On the heels of much discussion of residents leaving New York City, San Francisco, and other major cities because of COVID-19, the Daily Mail suggests 500,000 people have left New York City:
Parts of Manhattan, famously the ‘city that never sleeps’, have begun to resemble a ghost town since 500,000 mostly wealthy and middle-class residents fled when Covid-19 struck in March.
The number is also part of the headline.
But, how do we know this number is accurate? If there was ever a figure that required some serious triangulation, this could be it. Most of the news stories I have seen on people fleeing cities rely on real estate agents and movers who have close contact with people going from one place to another. Those articles rarely mention figures, settling for vaguer pronouncements about trends or patterns. Better data could come from sources like utility companies (presumably there would be a drop in the consumption of electricity and water), the post office (how many people have changed addresses), and more systematic analyses of real estate records.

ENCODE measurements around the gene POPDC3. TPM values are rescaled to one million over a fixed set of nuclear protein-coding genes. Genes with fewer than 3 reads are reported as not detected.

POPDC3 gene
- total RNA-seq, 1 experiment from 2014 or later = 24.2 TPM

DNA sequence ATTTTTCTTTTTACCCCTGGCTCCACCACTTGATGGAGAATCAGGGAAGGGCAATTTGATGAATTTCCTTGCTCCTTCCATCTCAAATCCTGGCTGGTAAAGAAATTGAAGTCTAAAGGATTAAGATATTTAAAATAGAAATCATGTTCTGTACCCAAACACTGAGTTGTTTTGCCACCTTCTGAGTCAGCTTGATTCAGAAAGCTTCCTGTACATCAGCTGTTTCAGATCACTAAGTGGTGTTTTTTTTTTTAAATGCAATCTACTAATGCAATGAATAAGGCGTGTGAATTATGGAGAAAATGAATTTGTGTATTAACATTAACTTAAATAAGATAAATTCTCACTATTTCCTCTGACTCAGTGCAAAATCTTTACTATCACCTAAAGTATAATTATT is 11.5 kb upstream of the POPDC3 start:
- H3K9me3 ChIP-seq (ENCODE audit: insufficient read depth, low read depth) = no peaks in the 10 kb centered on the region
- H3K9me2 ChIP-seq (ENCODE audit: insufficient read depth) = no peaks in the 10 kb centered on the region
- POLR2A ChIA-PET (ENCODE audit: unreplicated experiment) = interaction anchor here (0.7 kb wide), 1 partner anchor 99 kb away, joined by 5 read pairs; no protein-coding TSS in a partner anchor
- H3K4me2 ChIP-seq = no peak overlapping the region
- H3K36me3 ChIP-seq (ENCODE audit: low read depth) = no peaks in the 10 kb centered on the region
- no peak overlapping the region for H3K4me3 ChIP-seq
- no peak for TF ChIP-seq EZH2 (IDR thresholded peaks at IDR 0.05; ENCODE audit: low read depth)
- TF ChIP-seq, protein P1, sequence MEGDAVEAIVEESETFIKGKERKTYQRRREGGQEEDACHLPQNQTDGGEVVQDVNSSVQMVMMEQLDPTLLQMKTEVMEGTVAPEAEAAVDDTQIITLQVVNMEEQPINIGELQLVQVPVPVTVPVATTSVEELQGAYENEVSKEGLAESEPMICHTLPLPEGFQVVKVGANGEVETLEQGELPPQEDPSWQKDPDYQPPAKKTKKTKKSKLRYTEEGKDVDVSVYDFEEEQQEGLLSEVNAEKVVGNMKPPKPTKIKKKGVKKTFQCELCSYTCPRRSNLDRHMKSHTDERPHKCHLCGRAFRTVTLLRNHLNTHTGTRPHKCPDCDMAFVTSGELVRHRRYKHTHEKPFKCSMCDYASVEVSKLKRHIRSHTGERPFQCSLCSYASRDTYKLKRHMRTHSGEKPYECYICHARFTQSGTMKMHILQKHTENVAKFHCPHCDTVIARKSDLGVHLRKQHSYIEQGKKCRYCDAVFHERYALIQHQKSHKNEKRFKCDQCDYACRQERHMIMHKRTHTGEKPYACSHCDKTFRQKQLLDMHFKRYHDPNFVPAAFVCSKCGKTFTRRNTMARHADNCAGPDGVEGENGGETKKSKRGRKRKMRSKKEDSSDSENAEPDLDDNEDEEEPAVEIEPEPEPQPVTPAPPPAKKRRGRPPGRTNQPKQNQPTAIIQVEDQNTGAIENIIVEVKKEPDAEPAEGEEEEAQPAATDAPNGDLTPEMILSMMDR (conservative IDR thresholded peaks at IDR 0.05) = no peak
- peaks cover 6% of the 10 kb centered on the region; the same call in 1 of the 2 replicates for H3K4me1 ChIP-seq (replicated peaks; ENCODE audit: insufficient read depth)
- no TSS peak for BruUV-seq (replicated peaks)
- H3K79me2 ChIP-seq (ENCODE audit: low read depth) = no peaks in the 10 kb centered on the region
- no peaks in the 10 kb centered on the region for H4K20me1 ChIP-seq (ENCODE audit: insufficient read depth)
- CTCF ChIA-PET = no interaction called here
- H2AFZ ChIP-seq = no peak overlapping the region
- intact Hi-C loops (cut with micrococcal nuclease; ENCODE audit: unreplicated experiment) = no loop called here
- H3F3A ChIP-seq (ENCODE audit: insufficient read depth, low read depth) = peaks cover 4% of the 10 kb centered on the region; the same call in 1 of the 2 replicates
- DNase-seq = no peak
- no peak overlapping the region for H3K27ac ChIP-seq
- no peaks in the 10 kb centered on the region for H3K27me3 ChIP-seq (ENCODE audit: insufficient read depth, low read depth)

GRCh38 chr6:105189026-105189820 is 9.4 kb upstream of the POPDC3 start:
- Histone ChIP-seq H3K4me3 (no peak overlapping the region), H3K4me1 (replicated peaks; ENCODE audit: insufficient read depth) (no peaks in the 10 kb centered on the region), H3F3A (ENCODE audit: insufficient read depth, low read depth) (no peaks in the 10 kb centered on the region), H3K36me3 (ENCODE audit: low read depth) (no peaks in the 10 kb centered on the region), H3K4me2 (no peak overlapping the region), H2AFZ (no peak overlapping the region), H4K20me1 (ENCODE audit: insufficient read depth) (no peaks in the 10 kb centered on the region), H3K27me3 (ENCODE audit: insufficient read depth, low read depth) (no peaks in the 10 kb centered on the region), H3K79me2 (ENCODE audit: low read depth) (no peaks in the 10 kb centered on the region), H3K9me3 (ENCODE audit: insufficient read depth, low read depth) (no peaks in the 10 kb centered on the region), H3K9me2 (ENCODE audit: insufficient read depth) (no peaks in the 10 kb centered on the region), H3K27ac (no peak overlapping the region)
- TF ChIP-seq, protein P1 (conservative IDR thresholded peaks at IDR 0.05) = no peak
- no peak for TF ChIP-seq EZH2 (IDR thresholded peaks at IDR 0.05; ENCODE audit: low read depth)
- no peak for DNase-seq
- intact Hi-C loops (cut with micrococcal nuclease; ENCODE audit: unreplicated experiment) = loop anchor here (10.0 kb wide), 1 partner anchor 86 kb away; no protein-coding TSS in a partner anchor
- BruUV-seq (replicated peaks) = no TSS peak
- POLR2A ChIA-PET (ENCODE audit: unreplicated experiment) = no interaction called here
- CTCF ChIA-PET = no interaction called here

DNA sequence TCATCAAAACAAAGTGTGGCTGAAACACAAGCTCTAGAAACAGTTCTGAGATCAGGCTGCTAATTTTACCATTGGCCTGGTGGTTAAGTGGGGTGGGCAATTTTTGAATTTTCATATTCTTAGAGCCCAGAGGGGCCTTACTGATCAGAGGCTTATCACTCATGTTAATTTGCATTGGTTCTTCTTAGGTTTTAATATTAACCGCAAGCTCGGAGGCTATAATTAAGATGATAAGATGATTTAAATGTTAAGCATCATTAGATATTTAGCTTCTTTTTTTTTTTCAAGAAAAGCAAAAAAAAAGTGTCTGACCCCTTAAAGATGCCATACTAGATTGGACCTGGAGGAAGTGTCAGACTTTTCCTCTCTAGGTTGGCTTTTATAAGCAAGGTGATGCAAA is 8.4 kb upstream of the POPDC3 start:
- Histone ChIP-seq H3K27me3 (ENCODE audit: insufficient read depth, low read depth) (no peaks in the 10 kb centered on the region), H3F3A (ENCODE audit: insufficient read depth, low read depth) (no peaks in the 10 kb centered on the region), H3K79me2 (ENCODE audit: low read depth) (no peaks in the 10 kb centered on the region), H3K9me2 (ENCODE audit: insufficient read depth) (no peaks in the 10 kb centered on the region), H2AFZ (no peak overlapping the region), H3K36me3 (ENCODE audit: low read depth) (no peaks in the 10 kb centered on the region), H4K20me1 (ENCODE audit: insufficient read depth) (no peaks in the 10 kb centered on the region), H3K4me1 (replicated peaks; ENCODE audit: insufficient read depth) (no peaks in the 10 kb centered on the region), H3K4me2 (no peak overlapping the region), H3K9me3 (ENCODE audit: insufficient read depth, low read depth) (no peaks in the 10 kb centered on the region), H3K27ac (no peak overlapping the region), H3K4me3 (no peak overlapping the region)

A further point about the supposed figure: even if it is accurate, it does not reveal much about long-term trends. Again, the stories on this phenomenon have hinted that some of those people who left will never return while some do want to get back. We will not know until some time has gone by after the COVID-19 pandemic slows down or disappears. Particularly for those with resources, will they sell their New York property or will they sit on it for a while to give themselves options or in order to make sure they get a decent return on it? This may be a shocking figure now but it could turn out in a year or two to mean very little if many of those same people return to the city.
In other words, I would wait to see if this number is trustworthy and if so, what exactly it means in the future. As sociologist Joel Best cautions around numbers that seem shocking, it helps to ask good questions about where the data comes from, how accurate it is, and what it means.